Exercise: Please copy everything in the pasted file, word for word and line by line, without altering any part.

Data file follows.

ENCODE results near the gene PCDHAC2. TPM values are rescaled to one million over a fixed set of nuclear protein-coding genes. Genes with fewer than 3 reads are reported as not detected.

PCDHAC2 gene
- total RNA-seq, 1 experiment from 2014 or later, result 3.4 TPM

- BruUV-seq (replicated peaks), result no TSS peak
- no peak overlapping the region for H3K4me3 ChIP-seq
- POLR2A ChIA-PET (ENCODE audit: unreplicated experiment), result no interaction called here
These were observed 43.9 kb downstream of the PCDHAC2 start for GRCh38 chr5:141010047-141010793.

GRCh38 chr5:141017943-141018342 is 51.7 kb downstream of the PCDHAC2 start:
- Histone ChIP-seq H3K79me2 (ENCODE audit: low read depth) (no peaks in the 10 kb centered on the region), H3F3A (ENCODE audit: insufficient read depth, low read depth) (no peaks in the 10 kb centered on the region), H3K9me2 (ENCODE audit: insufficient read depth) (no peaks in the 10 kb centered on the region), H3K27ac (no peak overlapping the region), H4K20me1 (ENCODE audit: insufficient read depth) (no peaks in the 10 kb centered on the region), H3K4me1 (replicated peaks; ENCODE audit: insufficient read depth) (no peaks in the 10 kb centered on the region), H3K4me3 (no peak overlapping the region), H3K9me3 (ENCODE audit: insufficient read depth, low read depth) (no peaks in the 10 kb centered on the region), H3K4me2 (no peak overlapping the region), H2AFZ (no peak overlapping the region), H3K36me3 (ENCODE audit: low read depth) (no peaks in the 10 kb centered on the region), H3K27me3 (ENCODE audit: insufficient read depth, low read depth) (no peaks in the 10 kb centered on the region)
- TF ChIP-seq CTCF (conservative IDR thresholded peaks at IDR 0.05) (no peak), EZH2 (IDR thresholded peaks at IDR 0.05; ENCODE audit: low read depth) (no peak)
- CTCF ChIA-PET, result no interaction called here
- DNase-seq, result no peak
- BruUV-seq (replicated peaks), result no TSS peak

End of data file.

ENCODE results near the gene PCDHAC2. TPM values are rescaled to one million over a fixed set of nuclear protein-coding genes. Genes with fewer than 3 reads are reported as not detected.

PCDHAC2 gene
- total RNA-seq, 1 experiment from 2014 or later, result 3.4 TPM

- BruUV-seq (replicated peaks), result no TSS peak
- no peak overlapping the region for H3K4me3 ChIP-seq
- POLR2A ChIA-PET (ENCODE audit: unreplicated experiment), result no interaction called here
These were observed 43.9 kb downstream of the PCDHAC2 start for GRCh38 chr5:141010047-141010793.

GRCh38 chr5:141017943-141018342 is 51.7 kb downstream of the PCDHAC2 start:
- Histone ChIP-seq H3K79me2 (ENCODE audit: low read depth) (no peaks in the 10 kb centered on the region), H3F3A (ENCODE audit: insufficient read depth, low read depth) (no peaks in the 10 kb centered on the region), H3K9me2 (ENCODE audit: insufficient read depth) (no peaks in the 10 kb centered on the region), H3K27ac (no peak overlapping the region), H4K20me1 (ENCODE audit: insufficient read depth) (no peaks in the 10 kb centered on the region), H3K4me1 (replicated peaks; ENCODE audit: insufficient read depth) (no peaks in the 10 kb centered on the region), H3K4me3 (no peak overlapping the region), H3K9me3 (ENCODE audit: insufficient read depth, low read depth) (no peaks in the 10 kb centered on the region), H3K4me2 (no peak overlapping the region), H2AFZ (no peak overlapping the region), H3K36me3 (ENCODE audit: low read depth) (no peaks in the 10 kb centered on the region), H3K27me3 (ENCODE audit: insufficient read depth, low read depth) (no peaks in the 10 kb centered on the region)
- TF ChIP-seq CTCF (conservative IDR thresholded peaks at IDR 0.05) (no peak), EZH2 (IDR thresholded peaks at IDR 0.05; ENCODE audit: low read depth) (no peak)
- CTCF ChIA-PET, result no interaction called here
- DNase-seq, result no peak
- BruUV-seq (replicated peaks), result no TSS peak